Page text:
Minister of State Opens Haileybury’s Historic replica WW1 trench
On Monday 8 September Haileybury commemorated the centenary of the First World War with the official opening of a section of a replica trench within its grounds today.
At a ceremony attended by Haileybury pupils, alumni and members of the community, the trench was officially opened by the Rt Hon Mark Francois MP, Minister of State for the Armed Forces. It was constructed to mark the centenary of the First World War, in which Haileybury lost 589 pupils and staff. The trench was created to provide a vivid illustration of the experiences of the First World War for pupils of Haileybury and surrounding schools and is fitted with duckboards, fire steps and dugouts. A thousand children from local primary and preparatory schools will experience a sense of life in a trench at the Front during 36 visits scheduled from September to December.
Historian and military adviser on the film War Horse Andrew Robertshaw has designed the full-size replica trench section exclusively for the school with the help of history enthusiast and author Ryan Gearing.
Joe Davies, Master of Haileybury, said: “We are delighted that Rt Hon Mark Francois MP was able to join us in commemorating the centenary and the opening of our replica trench, a tangible symbol that will be shared not only with our pupils but also local schools. The construction of the replica trench is a grim echo of the school’s history, as Haileybury pupils during the war traded their physical education lessons for trench building training on the College’s grounds. Creating the Haileybury Trench Trail has allowed us to create a learning experience to connect to our past, and to explore personal accounts of the war both on the front line and at home.”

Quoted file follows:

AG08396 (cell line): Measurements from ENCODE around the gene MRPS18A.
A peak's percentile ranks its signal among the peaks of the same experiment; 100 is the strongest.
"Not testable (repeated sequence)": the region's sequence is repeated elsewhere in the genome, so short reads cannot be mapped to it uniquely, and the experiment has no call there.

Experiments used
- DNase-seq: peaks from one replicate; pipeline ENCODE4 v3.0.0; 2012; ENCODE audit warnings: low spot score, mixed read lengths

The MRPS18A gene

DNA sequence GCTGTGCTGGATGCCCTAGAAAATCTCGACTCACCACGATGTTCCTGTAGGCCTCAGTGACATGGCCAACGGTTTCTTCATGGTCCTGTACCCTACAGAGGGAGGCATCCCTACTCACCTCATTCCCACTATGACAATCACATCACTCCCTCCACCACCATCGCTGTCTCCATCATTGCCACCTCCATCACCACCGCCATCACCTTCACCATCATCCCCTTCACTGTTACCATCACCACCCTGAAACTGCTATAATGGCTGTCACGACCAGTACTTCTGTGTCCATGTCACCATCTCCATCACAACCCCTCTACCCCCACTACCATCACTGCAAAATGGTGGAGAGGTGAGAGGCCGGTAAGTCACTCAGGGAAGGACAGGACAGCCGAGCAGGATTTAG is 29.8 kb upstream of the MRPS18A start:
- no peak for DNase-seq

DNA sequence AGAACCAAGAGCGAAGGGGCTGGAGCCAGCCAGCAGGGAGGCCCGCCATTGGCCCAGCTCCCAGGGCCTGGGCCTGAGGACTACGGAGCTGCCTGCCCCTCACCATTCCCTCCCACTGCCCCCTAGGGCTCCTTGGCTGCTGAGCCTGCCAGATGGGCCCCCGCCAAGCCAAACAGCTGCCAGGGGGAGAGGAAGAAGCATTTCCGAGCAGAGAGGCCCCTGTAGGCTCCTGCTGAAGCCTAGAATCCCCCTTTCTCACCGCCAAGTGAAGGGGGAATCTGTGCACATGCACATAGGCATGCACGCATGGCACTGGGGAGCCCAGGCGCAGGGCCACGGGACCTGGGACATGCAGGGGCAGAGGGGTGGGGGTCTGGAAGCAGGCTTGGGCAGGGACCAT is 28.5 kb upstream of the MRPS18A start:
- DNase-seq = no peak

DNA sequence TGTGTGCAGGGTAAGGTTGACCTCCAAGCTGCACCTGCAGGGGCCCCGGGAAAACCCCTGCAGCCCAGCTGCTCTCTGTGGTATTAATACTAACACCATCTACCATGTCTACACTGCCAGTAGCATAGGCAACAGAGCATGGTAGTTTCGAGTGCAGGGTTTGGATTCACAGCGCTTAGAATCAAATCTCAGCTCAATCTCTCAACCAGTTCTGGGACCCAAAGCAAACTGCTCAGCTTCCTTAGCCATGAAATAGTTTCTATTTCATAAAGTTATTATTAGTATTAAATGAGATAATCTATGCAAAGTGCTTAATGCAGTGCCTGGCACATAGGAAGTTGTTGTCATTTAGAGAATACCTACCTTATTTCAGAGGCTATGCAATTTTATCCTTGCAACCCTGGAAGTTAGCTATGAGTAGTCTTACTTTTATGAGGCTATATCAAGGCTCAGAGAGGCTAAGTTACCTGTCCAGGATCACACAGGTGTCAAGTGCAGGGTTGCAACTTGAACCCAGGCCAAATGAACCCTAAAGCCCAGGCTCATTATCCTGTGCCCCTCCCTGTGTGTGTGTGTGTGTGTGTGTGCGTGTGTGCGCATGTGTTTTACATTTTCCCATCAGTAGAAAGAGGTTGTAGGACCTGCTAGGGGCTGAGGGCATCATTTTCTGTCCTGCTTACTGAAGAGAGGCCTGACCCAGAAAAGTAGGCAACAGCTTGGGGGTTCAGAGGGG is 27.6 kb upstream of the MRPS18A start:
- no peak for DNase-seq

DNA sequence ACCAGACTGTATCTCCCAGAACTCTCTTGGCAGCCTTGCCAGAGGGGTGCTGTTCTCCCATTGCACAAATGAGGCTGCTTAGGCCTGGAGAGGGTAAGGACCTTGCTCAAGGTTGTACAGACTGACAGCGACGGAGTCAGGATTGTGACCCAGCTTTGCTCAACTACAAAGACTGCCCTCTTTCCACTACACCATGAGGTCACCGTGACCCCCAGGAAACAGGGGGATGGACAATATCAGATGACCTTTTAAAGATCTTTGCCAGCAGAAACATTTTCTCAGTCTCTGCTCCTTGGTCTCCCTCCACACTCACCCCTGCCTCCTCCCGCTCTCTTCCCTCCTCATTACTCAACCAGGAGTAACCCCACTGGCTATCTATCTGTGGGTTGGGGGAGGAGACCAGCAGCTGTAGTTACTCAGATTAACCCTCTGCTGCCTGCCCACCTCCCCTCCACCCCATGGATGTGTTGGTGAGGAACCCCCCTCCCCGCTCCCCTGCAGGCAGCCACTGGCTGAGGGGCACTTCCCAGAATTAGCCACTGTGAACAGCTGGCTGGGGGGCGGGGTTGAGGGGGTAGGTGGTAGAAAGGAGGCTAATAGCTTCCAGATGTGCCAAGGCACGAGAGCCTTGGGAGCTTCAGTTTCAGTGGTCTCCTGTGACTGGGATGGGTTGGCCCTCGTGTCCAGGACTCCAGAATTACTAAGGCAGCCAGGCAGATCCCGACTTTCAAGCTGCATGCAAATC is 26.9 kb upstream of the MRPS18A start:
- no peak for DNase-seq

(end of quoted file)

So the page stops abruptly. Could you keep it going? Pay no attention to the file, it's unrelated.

The trench has been conceived as part of the ‘Haileybury Trench Trail’, which uses the school’s archive material, architecture, chapel and memorials to trace Haileybury’s historic links with the First World War and reflect on the struggles and sacrifices made both at home and at the front during the conflict. Stories about the school’s notable alumni including future Prime Minister Clement Atlee as well as his brother Tom, who was imprisoned for his stance as a conscientious objector during the conflict, are featured as part of the trail.
Local radio station BBC Three Counties Radio covered the opening during their broadcast from the school on Monday. Listen again to some or all of the 3 hour programme: http://www.bbc.co.uk/programmes/p025gx6f